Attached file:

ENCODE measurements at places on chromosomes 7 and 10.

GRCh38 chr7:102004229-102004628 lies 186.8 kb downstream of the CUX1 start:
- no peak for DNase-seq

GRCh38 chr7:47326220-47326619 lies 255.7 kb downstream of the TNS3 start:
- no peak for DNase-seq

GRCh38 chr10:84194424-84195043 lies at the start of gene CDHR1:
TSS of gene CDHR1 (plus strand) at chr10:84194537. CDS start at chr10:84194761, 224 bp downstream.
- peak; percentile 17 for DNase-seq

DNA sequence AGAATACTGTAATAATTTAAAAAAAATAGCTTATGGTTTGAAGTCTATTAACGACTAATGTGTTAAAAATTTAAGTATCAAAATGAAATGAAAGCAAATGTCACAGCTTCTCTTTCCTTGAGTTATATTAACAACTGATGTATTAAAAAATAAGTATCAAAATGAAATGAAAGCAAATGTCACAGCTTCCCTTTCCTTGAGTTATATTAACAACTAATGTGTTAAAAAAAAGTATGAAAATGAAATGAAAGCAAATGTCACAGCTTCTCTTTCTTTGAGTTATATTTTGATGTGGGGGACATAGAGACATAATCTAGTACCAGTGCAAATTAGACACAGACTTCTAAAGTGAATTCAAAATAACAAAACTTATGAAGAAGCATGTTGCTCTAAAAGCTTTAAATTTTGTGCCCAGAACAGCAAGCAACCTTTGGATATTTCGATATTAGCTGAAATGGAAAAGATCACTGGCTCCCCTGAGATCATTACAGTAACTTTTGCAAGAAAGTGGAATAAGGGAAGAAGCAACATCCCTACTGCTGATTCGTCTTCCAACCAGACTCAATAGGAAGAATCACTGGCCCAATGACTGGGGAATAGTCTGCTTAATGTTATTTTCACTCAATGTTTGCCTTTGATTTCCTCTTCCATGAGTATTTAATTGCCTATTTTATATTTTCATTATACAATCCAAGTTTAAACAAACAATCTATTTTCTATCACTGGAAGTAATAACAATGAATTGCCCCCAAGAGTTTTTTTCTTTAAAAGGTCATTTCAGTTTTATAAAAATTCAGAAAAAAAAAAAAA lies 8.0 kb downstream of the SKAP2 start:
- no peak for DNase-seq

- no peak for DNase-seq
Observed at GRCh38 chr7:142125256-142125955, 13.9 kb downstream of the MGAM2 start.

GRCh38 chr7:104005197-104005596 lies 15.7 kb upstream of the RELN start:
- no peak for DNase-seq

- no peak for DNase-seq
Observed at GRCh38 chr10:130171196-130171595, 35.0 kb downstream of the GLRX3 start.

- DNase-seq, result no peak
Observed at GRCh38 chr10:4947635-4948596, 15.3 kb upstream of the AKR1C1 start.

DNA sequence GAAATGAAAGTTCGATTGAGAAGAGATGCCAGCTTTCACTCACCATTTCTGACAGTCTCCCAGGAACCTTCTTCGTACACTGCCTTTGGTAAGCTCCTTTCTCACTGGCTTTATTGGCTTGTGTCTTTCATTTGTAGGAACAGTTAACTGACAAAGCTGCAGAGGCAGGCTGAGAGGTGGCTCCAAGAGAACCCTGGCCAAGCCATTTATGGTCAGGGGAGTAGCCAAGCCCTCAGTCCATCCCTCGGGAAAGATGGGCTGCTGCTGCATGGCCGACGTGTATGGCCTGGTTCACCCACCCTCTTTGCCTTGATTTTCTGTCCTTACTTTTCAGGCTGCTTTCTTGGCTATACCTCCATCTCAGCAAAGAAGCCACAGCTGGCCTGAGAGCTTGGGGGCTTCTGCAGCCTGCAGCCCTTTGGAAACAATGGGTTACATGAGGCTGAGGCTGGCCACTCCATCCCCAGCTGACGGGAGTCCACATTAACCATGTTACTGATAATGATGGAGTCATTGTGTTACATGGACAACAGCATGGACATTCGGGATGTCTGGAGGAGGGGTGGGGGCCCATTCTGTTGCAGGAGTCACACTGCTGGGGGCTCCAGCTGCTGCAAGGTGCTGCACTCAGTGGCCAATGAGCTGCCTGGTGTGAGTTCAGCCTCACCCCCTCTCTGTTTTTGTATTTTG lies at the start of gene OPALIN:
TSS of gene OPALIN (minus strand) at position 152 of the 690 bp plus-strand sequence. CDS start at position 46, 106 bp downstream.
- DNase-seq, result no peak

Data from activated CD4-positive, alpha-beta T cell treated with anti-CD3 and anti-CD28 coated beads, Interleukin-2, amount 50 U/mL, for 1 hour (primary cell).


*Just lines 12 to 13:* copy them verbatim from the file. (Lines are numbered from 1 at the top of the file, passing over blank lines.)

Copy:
Observed at GRCh38 chr7:142125256-142125955, 13.9 kb downstream of the MGAM2 start.

GRCh38 chr7:104005197-104005596 lies 15.7 kb upstream of the RELN start: